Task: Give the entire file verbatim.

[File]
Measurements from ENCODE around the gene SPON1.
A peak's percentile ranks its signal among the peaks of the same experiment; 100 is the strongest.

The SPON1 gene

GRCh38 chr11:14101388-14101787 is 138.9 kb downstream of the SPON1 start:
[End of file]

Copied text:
Measurements from ENCODE around the gene SPON1.
A peak's percentile ranks its signal among the peaks of the same experiment; 100 is the strongest.

The SPON1 gene

GRCh38 chr11:14101388-14101787 is 138.9 kb downstream of the SPON1 start: